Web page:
Print this case study here: Case Study – Could This Happen At Our Hospital?
Case Study: Could This Happen at Our Hospital?
By Rosemary Flanigan, PhD
The Patient Is Dying, and the Physicians and Family Did What?
A 79-year old white female with advanced ovarian cancer, severe back and abdominal pain, COPD, depression and anxiety disorder, and asthma was admitted to the hospital from Happy Valley Nursing Home through the emergency room. She had had difficulty breathing and the ambulance was called. All the records of her case history accompanied her.
The ER staff intubated her and after a short time, she was weaned from the respirator and sent to the medical floor. It was agreed that she was unable to withstand surgery, but she still was suffering from back and abdominal pain. She could breathe on her own, so she was sent back to the nursing home after being put on Xanax and Neurontin.
Within 24 hours she was returned to the hospital in abdominal and back pain, nausea, and emesis. She received some relief from Darvocet and Dilaudid (q8h). The oncologist was called; the patient was made comfortable within a few hours.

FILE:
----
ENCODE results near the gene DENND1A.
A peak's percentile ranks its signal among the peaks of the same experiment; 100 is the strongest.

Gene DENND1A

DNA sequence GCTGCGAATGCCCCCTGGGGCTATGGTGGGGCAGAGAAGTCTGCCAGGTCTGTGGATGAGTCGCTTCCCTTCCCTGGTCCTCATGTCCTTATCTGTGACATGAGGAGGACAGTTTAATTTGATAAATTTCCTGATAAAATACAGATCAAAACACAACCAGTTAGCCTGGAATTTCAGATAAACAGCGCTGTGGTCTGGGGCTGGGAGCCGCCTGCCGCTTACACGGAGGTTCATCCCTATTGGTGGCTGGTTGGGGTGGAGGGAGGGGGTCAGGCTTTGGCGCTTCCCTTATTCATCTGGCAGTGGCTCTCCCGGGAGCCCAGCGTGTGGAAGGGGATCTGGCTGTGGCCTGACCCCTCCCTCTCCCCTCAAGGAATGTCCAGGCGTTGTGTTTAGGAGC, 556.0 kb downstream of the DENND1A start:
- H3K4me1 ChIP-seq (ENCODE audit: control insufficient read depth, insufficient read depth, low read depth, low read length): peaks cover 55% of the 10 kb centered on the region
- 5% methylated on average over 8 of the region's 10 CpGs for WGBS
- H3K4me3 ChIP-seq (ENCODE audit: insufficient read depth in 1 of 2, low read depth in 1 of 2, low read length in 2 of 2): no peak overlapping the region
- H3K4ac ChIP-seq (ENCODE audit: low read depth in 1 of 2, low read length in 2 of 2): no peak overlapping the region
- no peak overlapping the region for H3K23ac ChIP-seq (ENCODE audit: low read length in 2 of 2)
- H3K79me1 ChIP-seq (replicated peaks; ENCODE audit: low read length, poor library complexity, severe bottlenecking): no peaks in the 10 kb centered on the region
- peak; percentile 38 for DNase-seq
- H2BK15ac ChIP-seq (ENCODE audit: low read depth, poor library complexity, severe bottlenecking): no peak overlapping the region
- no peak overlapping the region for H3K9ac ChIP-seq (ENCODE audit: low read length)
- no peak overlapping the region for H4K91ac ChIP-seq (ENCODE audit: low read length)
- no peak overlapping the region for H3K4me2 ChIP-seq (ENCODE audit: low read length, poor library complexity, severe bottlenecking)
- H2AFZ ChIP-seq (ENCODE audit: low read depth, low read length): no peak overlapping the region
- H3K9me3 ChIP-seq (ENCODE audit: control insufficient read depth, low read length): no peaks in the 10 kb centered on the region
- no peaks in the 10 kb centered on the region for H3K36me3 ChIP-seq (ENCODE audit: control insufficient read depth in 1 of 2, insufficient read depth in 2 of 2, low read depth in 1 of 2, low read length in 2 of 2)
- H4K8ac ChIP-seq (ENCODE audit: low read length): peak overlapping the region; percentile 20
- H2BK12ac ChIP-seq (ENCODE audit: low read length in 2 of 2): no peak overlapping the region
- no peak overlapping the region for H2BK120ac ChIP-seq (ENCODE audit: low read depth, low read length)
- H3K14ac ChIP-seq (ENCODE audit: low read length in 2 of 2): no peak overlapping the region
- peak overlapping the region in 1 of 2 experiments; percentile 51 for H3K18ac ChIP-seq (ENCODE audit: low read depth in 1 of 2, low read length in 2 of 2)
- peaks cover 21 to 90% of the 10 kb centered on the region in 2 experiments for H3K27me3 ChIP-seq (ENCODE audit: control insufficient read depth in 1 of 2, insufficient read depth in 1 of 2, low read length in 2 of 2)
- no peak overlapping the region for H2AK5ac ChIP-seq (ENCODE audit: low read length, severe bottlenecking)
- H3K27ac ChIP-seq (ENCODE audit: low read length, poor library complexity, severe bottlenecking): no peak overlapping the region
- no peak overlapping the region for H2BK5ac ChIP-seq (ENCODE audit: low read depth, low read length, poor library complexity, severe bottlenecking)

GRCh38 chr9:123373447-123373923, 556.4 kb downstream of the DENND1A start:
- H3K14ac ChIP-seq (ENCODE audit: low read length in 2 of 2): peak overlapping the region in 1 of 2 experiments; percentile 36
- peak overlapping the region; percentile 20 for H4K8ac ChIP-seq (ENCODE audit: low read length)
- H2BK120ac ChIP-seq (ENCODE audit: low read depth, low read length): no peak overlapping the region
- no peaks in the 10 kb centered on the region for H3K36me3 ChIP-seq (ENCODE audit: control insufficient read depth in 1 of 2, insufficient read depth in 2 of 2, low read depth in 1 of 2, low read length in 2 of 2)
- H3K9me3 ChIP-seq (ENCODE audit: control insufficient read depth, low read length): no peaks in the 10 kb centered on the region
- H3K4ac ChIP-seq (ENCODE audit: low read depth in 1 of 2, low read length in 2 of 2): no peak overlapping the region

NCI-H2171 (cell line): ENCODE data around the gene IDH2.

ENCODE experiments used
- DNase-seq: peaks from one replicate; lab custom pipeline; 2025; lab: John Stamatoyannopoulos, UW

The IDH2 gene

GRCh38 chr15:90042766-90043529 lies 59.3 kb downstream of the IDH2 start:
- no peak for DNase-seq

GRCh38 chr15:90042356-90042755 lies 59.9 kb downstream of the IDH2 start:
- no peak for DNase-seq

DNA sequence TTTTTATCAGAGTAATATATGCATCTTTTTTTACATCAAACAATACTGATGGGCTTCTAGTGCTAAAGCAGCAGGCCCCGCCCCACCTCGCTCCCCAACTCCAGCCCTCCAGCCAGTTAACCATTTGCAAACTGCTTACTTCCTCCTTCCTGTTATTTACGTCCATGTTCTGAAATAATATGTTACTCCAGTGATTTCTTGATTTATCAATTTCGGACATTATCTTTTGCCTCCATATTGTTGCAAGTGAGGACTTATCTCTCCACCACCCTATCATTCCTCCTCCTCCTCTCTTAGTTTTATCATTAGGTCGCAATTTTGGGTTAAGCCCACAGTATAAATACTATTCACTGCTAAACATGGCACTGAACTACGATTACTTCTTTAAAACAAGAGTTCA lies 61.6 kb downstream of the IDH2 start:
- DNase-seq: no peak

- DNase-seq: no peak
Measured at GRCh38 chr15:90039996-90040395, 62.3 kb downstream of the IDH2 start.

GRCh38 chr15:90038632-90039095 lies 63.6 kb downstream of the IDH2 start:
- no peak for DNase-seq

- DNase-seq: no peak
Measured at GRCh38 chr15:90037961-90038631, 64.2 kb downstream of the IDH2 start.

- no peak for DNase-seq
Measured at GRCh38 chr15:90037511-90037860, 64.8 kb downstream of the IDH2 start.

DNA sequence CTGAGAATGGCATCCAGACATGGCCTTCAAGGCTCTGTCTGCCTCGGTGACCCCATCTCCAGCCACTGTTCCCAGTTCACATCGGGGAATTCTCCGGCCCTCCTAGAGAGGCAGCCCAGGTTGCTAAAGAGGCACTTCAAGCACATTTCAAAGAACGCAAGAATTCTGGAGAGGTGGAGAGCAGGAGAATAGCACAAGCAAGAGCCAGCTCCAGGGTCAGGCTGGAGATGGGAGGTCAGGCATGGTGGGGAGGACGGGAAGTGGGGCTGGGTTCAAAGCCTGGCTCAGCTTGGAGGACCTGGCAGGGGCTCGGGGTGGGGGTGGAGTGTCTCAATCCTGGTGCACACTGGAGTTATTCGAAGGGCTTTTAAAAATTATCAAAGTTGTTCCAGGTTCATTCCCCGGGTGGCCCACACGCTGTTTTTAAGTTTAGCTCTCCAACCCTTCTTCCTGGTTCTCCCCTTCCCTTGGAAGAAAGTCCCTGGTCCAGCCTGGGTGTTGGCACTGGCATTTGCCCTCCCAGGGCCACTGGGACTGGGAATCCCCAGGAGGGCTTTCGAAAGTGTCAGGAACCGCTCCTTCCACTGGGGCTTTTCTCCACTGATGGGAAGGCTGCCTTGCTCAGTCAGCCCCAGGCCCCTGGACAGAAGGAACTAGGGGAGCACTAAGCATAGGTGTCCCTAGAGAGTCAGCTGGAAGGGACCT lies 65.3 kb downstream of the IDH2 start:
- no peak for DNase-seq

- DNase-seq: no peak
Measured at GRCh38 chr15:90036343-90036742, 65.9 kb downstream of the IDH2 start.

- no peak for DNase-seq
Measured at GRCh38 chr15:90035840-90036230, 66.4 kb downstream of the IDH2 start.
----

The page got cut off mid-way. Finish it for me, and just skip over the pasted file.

From her first admission, her family requested comfort care only; a DNR was signed. The patient’s status continues to decline, the prognosis is grave, the patient is dying, her respirations shallow, and the attending physician discontinues morphine.
The patient becomes unresponsive. At this point the family panics and rescinds the DNR. The patient is intubated and sent to ICU. There is no indication on the chart that anyone recognizes the patient is in the dying process.
What physicians saw the patient? Cardiologist, pulmonologist, dermatologist, oncologist, onc/surgeon, thoracic surgeon, 3 psychiatrists, neurologist, neurosurgeon, anesthesiologist, infectious disease specialist, GI specialist, hospitalist.
What was she given? Massive diarrhea, rashes and excoriations, decubiti, generalized edema, c-diff… pseudomembranous colitis, ventilator dependency, Nubain for pain.
On day 51 of her hospital stay, her family signed a DNR again. She died the next day in ICU.
Questions for discussion
1. What is going on here, and how ought this case have been handled?
2. Was there a plan of care for this patient?
3. Why do you think the family rescinded the DNR order?
4. Would trying to convince the family to agree to a DNR be “playing God”?
5. Did the physicians treating this patient coordinate the patient’s care?
6. If you answered no to question 6, why did they act so unilaterally, and how would the care have been different if they had met as a team?
7. When should this case be brought to the ethics committee? How can such cases be brought to our committee? How would an ethics consult affect the case?
8. Where was palliative care in this case?